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Head First Java, 2nd Edition by Bert Bates, Kathy Sierra

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Chapter 9. Constructors and Garbage Collection: Life and Death of an Object

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Objects are born and objects die. You’re in charge of an object’s lifecycle. You decide when and how to construct it. You decide when to destroy it. Except you don’t actually destroy the object yourself, you simply abandon it. But once it’s abandoned, the heartless Garbage Collector (gc) can vaporize it, reclaiming the memory that object was using. If you’re gonna write Java, you’re gonna create objects. Sooner or later, you’re gonna have to let some of them go, or risk running out of RAM. In this chapter we look at how objects are created, where they live while they’re alive, and how to keep or abandon them efficiently. That means we’ll talk about the heap, the stack, scope, constructors, super constructors, null references, and more. Warning: this chapter contains material about object death that some may find disturbing. Best not to get too attached.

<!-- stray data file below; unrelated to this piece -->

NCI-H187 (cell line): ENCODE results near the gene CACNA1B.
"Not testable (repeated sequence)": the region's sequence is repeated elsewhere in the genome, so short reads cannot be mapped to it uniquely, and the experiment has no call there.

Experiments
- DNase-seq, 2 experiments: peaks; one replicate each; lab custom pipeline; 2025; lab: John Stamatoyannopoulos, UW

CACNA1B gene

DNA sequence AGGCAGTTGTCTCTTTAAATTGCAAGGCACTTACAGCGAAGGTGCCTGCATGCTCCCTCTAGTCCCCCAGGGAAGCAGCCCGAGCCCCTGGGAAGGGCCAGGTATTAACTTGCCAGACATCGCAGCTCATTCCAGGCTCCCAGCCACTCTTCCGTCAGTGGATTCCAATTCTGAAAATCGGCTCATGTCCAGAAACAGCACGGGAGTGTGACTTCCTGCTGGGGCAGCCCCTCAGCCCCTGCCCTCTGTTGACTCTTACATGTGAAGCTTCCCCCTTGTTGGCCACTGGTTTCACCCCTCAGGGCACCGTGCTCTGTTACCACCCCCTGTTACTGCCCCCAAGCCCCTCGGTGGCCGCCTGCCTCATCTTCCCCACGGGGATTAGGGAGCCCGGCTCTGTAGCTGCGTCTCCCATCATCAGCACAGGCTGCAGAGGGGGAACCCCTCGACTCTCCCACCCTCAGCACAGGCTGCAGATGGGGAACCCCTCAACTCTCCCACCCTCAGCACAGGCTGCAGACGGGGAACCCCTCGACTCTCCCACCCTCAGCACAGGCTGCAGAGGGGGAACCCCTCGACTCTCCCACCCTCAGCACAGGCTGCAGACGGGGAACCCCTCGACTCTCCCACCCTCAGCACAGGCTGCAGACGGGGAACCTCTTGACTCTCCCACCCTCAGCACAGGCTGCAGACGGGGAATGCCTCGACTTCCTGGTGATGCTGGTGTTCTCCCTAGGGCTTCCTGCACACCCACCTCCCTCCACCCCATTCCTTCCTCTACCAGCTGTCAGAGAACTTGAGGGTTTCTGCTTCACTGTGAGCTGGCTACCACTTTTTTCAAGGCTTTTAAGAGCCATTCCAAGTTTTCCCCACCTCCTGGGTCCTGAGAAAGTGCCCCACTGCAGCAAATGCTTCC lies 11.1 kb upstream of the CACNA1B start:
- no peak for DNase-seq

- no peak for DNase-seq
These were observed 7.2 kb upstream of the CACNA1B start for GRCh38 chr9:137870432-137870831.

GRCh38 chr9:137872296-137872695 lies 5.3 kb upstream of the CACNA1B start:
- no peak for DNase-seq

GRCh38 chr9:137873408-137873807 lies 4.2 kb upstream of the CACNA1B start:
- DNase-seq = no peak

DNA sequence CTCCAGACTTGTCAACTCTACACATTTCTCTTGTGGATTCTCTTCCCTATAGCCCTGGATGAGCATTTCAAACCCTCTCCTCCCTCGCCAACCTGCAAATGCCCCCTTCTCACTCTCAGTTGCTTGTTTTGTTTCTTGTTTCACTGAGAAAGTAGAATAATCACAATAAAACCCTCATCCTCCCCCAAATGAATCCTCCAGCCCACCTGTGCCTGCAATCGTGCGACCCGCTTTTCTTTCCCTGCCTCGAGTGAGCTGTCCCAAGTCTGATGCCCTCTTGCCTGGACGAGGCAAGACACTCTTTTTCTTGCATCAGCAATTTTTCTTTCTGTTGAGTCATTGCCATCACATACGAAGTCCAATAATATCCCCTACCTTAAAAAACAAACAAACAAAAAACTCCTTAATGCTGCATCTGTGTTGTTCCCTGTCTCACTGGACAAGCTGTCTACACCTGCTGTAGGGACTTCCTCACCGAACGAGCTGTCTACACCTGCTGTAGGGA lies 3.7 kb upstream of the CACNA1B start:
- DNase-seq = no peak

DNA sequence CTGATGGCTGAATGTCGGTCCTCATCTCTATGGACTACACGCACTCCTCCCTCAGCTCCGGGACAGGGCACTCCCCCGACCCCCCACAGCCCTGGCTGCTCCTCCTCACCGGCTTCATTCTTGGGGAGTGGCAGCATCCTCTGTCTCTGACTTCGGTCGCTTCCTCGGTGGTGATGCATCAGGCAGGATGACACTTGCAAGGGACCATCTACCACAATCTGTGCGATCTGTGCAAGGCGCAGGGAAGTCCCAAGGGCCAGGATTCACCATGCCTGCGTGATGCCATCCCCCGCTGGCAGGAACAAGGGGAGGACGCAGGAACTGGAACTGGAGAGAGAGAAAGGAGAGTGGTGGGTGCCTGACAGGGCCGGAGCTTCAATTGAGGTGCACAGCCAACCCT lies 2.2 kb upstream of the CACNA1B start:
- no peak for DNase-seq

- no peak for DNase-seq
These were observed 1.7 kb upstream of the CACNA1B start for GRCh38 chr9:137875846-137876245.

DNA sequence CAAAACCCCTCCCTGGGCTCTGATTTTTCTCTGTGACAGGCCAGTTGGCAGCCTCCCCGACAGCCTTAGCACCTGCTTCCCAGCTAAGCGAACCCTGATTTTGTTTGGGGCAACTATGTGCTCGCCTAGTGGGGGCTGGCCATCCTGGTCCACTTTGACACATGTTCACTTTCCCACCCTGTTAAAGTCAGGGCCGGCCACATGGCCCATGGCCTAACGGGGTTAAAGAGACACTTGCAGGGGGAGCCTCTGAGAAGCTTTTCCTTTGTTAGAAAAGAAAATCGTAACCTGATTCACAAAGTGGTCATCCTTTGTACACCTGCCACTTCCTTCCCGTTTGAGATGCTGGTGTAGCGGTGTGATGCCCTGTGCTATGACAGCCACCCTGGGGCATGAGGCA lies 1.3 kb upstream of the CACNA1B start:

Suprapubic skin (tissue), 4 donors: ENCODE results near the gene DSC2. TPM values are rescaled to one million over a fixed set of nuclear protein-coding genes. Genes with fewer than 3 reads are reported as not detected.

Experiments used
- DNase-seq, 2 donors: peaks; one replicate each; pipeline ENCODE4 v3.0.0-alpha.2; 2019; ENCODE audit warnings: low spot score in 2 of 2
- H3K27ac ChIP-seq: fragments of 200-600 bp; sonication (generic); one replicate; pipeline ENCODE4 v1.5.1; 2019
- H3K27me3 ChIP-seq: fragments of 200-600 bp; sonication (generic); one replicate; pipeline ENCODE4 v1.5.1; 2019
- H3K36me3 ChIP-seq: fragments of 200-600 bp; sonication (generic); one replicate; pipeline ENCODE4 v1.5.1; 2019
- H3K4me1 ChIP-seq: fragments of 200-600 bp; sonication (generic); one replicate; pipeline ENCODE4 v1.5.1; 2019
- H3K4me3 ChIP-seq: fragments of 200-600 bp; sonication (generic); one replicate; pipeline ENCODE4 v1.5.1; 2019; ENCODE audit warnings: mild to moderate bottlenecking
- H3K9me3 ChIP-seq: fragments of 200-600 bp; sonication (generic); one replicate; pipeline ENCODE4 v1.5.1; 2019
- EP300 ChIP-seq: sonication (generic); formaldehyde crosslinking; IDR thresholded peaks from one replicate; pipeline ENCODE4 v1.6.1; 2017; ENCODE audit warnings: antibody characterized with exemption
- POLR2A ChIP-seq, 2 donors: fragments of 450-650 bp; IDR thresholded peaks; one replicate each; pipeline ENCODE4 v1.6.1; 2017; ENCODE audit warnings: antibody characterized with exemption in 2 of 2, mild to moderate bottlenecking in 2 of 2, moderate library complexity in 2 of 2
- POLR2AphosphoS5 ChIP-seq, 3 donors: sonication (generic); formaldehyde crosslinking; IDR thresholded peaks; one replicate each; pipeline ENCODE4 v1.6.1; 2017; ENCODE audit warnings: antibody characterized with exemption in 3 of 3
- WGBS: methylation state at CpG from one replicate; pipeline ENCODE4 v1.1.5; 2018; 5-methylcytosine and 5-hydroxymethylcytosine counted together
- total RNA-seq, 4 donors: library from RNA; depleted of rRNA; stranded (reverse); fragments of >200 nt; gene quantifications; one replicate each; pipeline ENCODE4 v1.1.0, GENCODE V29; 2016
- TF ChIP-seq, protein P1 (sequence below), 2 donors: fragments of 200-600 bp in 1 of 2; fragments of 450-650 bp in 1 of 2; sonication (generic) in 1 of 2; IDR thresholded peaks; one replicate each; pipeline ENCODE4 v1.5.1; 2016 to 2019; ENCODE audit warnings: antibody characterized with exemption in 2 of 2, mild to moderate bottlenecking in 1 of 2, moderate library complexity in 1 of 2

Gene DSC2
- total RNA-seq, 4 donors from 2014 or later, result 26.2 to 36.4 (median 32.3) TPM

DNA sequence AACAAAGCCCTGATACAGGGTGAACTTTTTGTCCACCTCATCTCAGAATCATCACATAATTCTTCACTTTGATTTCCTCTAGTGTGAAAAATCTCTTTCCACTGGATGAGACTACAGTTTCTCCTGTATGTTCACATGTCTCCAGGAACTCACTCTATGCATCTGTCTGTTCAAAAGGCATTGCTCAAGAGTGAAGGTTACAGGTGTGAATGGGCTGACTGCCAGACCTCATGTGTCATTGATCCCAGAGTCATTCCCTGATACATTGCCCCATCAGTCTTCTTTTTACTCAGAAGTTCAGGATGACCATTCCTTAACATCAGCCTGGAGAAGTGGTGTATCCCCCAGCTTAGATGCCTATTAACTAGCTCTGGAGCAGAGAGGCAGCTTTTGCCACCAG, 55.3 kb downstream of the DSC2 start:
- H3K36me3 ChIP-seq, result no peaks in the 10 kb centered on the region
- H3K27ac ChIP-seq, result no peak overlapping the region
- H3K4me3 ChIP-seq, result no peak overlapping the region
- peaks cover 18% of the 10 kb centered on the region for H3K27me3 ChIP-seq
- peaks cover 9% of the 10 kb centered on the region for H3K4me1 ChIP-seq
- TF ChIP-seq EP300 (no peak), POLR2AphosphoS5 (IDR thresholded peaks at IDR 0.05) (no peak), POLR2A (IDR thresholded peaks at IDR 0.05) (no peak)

The Stack and the Heap: where things live

Before we can understand what really happens when you create an object, we have to step back a bit. We need to learn more about where everything lives (and for how long) in Java. That means we need to learn more about the Stack and the Heap. In Java, we (programmers) care about two areas of memory—the one where objects live (the heap), and the one where method invocations and local variables live (the stack). When a JVM ...

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